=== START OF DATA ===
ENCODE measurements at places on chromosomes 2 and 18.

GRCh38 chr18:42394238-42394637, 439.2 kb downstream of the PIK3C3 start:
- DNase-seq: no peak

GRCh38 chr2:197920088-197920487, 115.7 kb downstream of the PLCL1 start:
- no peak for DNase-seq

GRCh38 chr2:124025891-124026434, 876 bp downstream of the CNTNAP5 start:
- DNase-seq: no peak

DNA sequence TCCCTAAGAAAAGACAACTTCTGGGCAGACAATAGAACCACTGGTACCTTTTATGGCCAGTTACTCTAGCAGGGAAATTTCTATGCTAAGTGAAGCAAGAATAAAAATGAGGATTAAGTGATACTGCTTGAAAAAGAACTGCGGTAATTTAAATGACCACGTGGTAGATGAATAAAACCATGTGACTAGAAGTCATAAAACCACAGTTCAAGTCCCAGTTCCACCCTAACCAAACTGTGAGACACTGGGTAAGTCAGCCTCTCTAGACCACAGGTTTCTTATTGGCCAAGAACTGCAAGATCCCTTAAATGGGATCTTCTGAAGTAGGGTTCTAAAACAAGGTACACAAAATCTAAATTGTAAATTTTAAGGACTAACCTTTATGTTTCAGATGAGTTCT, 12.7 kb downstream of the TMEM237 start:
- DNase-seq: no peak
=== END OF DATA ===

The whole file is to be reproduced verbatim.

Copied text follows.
ENCODE measurements at places on chromosomes 2 and 18.

GRCh38 chr18:42394238-42394637, 439.2 kb downstream of the PIK3C3 start:
- DNase-seq: no peak

GRCh38 chr2:197920088-197920487, 115.7 kb downstream of the PLCL1 start:
- no peak for DNase-seq

GRCh38 chr2:124025891-124026434, 876 bp downstream of the CNTNAP5 start:
- DNase-seq: no peak

DNA sequence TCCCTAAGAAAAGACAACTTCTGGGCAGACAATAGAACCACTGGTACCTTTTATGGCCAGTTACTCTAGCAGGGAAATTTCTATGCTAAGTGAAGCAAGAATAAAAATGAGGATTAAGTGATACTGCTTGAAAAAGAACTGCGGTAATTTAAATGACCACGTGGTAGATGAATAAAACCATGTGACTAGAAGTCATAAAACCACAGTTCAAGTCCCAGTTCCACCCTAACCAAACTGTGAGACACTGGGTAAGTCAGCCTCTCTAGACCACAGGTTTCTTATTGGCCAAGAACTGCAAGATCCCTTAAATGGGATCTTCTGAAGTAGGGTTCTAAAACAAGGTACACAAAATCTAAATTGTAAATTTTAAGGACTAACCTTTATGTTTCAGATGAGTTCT, 12.7 kb downstream of the TMEM237 start:
- DNase-seq: no peak